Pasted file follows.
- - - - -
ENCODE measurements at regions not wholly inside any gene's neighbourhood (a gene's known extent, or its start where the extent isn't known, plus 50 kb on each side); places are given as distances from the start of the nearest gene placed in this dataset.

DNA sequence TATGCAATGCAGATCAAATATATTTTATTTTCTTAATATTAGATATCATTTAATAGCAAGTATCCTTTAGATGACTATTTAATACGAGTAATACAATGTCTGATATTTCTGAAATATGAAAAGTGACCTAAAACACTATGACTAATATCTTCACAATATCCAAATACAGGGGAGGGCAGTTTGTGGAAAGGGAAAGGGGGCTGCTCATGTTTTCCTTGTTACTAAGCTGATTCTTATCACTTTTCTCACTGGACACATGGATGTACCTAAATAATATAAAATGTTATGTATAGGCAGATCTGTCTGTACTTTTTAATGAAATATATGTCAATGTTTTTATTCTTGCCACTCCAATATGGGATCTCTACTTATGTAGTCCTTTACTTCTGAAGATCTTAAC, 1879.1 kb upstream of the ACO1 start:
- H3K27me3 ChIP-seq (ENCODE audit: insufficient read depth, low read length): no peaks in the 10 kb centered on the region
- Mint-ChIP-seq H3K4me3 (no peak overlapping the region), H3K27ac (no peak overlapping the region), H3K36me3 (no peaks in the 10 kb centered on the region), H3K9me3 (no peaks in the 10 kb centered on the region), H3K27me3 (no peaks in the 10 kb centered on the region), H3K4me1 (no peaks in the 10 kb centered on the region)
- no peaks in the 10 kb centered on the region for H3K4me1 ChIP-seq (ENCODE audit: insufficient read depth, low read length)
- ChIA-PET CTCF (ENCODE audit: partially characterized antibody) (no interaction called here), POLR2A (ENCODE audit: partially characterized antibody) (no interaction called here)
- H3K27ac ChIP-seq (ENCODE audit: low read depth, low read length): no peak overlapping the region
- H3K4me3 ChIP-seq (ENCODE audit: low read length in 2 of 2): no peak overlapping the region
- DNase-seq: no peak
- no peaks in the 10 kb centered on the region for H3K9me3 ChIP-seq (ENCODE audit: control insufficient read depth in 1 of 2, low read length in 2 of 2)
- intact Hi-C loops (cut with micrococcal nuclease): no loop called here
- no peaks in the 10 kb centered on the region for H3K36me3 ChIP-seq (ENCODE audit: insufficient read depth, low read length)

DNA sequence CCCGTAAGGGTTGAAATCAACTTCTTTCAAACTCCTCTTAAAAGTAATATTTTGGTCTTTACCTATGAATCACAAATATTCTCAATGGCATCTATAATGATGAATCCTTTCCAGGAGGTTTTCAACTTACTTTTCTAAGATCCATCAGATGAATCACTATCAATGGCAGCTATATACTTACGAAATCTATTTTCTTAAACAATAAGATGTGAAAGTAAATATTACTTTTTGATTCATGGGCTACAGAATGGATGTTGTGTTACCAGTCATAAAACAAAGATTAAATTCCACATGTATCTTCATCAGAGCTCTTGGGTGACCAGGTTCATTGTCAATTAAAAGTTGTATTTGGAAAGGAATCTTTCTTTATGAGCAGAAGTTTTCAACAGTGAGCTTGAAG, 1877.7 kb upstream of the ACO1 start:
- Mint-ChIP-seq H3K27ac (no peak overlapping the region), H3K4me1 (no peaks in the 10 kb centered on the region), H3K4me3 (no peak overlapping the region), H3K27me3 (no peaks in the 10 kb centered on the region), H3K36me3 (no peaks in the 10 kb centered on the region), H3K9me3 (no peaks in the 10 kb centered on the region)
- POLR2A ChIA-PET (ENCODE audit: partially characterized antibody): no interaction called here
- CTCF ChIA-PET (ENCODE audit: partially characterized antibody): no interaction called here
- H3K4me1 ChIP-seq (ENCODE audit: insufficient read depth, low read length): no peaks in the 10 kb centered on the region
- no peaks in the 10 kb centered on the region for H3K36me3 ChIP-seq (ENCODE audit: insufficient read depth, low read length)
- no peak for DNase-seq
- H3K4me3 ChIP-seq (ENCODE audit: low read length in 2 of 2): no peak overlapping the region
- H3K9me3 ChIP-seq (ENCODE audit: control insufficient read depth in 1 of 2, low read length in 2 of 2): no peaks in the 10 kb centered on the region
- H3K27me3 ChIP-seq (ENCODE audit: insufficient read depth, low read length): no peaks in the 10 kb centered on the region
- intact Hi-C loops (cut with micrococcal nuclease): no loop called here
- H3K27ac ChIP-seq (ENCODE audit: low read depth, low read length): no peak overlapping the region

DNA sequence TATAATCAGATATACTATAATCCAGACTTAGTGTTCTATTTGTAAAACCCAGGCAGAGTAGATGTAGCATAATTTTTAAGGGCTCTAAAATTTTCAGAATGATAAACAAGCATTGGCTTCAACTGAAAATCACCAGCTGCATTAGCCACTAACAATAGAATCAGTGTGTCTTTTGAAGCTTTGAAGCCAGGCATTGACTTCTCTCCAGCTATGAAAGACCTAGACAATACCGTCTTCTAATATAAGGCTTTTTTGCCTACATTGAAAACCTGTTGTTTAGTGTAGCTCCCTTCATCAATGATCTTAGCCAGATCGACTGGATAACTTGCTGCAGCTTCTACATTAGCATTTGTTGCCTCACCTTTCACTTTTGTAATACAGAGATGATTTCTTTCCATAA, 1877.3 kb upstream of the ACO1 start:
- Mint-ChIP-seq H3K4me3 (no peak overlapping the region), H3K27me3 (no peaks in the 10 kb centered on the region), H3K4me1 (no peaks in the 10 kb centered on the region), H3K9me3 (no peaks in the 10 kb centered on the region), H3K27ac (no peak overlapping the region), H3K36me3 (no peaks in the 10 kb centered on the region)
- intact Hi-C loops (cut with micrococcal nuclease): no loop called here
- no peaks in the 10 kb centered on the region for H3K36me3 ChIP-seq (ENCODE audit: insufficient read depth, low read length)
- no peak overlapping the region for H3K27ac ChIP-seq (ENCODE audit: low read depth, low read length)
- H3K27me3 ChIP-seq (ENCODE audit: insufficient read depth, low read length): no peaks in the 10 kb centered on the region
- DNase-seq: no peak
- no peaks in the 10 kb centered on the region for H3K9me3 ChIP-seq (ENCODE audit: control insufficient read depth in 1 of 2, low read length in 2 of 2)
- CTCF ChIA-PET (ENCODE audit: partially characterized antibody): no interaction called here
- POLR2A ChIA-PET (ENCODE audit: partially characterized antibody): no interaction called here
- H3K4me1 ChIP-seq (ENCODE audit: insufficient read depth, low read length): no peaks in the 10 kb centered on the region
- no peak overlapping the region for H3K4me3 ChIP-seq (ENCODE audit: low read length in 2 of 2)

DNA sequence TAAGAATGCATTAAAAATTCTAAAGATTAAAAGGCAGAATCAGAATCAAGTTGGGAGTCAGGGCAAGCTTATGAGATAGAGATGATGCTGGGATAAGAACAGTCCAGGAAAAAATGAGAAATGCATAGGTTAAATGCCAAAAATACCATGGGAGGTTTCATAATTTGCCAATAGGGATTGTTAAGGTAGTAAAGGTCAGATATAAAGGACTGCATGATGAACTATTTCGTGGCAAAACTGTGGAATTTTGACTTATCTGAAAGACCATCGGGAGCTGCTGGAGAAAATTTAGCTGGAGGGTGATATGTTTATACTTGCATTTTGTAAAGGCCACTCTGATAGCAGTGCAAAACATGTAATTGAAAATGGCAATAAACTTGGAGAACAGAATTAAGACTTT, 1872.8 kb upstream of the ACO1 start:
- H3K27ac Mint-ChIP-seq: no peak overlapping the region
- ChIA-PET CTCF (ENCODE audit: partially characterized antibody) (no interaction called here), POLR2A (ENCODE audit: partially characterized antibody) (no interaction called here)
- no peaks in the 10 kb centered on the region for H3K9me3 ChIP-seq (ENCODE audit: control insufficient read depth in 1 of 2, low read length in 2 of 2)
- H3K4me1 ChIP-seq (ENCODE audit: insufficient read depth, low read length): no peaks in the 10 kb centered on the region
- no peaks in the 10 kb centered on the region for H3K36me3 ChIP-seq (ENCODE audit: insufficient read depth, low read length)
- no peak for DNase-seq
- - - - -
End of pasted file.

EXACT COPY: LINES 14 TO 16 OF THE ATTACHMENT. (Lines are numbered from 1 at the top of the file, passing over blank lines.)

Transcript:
- Mint-ChIP-seq H3K27ac (no peak overlapping the region), H3K4me1 (no peaks in the 10 kb centered on the region), H3K4me3 (no peak overlapping the region), H3K27me3 (no peaks in the 10 kb centered on the region), H3K36me3 (no peaks in the 10 kb centered on the region), H3K9me3 (no peaks in the 10 kb centered on the region)
- POLR2A ChIA-PET (ENCODE audit: partially characterized antibody): no interaction called here
- CTCF ChIA-PET (ENCODE audit: partially characterized antibody): no interaction called here